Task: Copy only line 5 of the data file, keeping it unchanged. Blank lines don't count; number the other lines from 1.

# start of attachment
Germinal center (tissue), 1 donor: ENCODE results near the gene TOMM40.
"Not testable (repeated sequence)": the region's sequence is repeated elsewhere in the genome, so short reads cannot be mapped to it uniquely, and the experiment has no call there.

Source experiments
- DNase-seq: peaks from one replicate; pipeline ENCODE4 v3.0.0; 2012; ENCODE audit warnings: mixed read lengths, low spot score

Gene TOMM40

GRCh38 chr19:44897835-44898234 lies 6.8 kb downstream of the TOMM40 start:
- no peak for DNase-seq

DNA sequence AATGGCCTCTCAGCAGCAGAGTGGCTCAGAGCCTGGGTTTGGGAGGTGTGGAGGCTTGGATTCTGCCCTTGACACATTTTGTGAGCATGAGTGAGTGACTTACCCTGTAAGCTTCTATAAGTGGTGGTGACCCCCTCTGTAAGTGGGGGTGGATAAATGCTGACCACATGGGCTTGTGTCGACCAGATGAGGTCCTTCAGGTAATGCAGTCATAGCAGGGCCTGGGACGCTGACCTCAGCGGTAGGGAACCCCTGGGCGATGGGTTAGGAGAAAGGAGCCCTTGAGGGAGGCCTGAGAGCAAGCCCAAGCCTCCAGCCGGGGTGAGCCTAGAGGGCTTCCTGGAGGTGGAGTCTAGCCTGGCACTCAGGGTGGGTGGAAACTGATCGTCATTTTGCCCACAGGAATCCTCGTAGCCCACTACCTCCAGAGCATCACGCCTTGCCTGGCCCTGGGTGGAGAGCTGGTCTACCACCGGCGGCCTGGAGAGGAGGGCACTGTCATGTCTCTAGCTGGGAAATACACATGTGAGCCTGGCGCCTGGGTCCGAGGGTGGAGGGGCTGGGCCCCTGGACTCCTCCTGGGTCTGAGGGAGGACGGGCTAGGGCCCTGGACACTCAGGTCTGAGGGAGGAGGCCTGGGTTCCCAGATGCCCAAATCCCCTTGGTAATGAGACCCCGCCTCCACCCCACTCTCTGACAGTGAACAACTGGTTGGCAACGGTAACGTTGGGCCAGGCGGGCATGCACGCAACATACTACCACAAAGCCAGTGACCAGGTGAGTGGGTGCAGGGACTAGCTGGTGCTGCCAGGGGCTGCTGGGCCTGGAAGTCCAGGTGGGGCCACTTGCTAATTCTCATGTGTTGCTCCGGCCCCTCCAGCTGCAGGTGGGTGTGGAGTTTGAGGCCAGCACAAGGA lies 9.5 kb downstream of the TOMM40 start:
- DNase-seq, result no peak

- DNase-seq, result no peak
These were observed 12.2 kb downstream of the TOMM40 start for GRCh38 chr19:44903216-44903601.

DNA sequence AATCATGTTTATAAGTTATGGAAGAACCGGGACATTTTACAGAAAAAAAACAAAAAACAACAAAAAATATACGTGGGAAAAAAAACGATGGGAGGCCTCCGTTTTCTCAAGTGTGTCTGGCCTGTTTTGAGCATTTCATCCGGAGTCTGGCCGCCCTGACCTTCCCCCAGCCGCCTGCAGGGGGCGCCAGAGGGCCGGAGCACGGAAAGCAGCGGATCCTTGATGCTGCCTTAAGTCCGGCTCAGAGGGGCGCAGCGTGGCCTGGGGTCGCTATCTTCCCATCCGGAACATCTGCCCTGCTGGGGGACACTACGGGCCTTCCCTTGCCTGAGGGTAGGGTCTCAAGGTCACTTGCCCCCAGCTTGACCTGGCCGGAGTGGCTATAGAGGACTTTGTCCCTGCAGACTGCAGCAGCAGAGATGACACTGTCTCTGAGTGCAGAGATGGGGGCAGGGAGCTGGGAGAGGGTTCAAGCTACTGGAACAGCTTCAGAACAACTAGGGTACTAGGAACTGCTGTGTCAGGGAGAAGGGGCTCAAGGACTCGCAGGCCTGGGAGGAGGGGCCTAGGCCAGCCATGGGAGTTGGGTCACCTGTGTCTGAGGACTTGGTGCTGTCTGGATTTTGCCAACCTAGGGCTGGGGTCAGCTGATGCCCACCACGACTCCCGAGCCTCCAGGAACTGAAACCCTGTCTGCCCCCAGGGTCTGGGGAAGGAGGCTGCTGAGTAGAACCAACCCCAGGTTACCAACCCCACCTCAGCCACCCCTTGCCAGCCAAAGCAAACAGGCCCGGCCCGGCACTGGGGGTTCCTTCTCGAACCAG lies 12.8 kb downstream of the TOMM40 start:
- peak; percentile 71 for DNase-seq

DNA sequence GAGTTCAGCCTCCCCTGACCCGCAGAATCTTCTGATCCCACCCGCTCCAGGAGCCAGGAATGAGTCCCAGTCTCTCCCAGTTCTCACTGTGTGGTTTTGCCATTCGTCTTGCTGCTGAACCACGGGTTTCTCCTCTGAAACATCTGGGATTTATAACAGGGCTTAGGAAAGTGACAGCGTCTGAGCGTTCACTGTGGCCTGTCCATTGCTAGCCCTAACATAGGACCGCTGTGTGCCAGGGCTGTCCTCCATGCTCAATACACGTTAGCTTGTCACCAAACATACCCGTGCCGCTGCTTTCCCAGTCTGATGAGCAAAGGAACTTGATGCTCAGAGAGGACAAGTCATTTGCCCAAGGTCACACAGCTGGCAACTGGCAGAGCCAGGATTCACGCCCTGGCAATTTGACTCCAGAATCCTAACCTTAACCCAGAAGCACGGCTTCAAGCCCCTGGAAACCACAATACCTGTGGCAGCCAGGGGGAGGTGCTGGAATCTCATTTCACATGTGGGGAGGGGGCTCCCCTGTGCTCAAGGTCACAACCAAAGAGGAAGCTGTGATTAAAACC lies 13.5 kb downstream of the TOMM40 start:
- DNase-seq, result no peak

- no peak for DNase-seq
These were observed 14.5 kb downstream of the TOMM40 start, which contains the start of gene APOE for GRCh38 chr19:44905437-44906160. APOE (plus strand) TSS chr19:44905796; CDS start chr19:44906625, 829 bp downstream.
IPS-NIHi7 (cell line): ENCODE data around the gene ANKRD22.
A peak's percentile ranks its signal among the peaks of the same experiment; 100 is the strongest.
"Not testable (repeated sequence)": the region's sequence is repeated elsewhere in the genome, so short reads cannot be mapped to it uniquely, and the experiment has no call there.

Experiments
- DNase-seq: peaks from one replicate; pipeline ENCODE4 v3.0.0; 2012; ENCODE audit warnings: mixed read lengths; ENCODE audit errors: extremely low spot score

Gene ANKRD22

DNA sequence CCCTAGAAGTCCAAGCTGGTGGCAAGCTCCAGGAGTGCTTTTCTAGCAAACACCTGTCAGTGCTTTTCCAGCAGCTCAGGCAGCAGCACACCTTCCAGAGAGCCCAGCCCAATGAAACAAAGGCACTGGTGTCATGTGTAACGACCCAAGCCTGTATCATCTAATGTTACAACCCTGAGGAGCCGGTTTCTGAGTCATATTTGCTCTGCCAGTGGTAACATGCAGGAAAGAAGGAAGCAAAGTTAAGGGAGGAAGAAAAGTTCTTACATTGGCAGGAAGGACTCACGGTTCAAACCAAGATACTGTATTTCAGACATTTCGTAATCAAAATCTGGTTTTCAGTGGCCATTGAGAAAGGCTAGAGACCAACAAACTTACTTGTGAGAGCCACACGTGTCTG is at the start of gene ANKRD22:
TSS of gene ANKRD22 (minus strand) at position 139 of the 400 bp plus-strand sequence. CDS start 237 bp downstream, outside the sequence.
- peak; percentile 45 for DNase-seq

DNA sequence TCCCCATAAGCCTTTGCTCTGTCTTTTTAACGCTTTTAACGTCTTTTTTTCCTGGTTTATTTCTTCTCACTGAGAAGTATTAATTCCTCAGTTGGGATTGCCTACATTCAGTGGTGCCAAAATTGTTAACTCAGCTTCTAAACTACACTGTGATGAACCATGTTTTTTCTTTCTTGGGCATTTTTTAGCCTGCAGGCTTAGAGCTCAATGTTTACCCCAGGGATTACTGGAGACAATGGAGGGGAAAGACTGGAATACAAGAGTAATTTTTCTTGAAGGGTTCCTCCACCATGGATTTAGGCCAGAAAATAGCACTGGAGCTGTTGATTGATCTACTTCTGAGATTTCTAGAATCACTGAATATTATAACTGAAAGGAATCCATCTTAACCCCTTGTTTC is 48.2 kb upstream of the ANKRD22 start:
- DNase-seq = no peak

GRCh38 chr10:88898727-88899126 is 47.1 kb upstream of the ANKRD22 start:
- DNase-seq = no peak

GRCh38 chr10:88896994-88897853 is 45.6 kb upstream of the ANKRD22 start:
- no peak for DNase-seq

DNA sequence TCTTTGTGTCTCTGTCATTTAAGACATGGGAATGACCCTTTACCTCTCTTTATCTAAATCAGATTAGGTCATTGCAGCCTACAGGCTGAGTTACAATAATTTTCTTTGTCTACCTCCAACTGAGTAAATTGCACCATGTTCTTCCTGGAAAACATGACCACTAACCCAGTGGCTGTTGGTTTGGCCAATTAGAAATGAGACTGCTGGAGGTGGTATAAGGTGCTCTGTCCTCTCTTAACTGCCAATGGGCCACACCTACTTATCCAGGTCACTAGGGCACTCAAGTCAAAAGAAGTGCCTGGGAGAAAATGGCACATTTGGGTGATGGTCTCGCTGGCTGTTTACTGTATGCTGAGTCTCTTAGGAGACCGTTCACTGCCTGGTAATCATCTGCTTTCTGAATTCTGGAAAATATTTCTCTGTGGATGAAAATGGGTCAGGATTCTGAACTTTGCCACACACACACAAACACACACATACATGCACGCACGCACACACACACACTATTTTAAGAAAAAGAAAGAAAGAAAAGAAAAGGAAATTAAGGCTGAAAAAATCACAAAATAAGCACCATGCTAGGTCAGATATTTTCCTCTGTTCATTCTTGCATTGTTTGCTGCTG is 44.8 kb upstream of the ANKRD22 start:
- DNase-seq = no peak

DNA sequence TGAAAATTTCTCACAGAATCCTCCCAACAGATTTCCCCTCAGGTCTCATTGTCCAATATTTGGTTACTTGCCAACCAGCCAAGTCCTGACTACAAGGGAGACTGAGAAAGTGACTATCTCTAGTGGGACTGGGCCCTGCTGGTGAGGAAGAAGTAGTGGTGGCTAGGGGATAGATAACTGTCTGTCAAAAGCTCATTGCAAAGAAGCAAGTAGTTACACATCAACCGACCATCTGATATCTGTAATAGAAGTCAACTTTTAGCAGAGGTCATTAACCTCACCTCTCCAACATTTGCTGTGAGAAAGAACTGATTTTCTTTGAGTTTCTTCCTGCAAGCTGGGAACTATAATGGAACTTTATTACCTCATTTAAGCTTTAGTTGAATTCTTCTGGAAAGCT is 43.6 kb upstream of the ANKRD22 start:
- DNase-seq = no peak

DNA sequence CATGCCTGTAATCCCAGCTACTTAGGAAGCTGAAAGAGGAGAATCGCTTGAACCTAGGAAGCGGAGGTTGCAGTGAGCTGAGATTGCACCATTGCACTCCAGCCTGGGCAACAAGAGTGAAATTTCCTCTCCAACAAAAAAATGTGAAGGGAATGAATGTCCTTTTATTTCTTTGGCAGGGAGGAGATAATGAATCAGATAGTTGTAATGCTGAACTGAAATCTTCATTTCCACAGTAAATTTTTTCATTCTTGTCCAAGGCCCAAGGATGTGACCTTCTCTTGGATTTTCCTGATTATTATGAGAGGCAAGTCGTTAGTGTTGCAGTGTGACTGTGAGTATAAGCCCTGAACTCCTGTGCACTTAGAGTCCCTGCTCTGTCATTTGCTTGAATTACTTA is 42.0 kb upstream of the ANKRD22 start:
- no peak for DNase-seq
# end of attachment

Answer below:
Gene TOMM40